> Ramzi Kawar, Manager, Building Design, Housing Nova Scotia (NS)

> Adam Hayter, Energy Specialist, Halifax Regional Municipality (NS)

> Greg Fong, Director of Business Development, LightSail Canada (NS)

2. Building a National Housing Strategy: Continuing to Leverage Sector Input

Following the 2017 federal Budget that promises to invest heavily in social infrastructure, including rental, non-profit and affordable housing – what results have been achieved? This panel will review National Housing Strategy input from across the pan-Canadian social housing sector and will provide a platform for continued discussion.

What role can stakeholders continue to play so that low-income and vulnerable Canadians are best served? What political priorities will best help the sector to evolve and carry their work forward? And do program and system threats remain that may reduce the possible impact of this new funding?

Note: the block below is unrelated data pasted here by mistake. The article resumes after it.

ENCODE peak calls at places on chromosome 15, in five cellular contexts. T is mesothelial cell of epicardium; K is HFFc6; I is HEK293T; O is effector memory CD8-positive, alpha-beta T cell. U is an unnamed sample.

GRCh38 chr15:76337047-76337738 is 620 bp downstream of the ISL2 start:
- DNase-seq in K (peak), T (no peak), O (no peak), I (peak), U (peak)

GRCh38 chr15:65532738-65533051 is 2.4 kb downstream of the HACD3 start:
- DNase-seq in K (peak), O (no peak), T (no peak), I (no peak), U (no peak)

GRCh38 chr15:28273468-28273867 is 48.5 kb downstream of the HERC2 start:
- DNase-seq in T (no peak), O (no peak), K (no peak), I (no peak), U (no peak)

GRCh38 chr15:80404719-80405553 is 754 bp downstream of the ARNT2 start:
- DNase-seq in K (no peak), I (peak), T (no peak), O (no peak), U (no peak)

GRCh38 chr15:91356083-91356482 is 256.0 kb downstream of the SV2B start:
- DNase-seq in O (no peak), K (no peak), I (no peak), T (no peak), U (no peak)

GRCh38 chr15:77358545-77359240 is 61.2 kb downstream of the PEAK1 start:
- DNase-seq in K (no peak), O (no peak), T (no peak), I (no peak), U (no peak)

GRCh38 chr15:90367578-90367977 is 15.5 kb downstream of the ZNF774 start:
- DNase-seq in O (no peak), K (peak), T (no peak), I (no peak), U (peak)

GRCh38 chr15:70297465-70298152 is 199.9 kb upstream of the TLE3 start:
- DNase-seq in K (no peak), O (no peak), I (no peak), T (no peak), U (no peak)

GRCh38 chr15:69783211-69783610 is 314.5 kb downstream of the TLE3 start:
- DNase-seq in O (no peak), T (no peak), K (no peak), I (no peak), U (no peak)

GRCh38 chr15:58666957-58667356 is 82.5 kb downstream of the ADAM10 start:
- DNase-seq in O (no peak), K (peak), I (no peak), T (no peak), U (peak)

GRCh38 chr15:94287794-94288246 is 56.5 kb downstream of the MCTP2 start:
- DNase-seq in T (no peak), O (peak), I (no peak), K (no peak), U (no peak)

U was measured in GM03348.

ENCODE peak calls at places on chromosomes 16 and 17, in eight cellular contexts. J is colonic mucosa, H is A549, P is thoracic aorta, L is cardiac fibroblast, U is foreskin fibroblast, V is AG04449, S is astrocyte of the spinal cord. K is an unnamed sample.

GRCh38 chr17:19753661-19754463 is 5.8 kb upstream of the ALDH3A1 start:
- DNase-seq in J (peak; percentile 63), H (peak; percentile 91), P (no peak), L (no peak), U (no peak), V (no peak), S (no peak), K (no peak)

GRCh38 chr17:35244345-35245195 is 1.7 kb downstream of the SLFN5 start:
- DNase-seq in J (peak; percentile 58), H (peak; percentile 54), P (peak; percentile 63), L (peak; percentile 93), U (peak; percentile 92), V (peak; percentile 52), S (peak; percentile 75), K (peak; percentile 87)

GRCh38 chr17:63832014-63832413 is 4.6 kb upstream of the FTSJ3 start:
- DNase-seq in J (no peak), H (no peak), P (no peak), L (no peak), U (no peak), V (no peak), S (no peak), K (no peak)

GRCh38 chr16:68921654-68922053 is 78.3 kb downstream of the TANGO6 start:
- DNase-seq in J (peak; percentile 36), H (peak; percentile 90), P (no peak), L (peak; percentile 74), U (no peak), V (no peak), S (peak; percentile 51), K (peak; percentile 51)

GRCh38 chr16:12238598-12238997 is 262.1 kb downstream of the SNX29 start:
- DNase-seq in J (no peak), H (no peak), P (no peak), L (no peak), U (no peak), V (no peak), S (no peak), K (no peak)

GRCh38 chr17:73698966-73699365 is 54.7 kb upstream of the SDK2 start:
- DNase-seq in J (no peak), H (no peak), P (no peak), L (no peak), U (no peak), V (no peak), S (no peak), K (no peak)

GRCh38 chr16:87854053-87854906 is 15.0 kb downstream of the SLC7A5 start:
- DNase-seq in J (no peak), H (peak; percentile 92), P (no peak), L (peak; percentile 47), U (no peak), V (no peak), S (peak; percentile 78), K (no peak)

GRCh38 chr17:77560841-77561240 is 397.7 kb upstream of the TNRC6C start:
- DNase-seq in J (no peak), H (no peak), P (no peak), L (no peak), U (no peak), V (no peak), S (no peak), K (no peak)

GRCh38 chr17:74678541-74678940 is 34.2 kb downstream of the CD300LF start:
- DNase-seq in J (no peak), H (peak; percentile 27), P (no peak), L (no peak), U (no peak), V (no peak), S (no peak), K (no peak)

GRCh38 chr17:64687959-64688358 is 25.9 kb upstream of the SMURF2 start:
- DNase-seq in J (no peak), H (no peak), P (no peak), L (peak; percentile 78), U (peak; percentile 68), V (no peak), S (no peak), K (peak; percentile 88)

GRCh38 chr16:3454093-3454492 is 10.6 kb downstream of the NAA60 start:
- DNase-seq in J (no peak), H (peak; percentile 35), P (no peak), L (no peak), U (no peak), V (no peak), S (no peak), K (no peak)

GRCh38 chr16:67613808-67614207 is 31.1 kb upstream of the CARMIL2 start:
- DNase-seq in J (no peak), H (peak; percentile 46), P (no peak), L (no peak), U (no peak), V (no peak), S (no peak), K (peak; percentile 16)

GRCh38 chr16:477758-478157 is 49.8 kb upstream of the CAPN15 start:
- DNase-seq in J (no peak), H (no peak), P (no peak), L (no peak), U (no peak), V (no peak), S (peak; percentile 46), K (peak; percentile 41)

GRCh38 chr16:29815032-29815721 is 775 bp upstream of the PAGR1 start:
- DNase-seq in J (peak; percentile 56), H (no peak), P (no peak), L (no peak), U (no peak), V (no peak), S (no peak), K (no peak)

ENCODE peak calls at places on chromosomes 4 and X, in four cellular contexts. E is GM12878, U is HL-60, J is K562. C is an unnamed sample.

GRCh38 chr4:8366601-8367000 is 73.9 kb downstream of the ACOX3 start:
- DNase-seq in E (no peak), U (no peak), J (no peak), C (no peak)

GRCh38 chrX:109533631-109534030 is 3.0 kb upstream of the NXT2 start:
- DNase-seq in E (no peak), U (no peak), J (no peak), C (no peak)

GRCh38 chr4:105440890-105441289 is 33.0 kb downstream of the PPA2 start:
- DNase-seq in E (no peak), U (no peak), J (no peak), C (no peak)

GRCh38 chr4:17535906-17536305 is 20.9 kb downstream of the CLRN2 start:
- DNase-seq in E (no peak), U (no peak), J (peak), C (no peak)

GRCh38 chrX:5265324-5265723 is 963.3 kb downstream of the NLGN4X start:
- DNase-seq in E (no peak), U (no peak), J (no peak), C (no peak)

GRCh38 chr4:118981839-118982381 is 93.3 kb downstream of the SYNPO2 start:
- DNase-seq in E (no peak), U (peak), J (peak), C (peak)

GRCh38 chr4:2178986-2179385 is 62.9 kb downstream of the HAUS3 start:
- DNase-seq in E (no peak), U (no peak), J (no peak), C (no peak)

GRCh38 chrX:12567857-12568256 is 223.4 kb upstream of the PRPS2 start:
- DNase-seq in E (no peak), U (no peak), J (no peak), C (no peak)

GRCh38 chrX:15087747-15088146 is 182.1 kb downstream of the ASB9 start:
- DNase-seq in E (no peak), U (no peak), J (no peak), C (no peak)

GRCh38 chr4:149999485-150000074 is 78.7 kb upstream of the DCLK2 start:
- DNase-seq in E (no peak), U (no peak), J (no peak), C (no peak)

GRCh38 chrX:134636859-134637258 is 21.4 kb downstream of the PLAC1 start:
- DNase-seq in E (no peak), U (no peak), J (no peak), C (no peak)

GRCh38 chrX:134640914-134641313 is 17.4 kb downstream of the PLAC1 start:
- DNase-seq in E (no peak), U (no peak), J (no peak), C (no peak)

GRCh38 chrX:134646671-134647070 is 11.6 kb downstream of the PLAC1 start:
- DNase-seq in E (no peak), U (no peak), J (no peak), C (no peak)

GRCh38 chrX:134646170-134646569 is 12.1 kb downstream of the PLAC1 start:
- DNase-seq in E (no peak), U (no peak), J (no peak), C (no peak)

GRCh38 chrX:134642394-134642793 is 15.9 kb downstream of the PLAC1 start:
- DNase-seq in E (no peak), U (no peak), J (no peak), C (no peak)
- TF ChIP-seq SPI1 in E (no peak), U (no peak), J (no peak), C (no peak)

Don’t miss this discussion, providing insights on key questions that will ultimately shape how business is conducted in the social housing sector for many years to come.

> Panelists to be announced.

3.  How Research, Business & Municipal Tools Can Create Housing Opportunities in Small/Rural Communities

Standard approaches to understanding and managing affordable housing and homelessness issues aren’t necessarily appropriate for small/rural communities. In this session you will hear approaches from the research, business and municipal perspectives on how data collection, business development and municipal tools can be used to leverage affordable housing options in small/rural communities.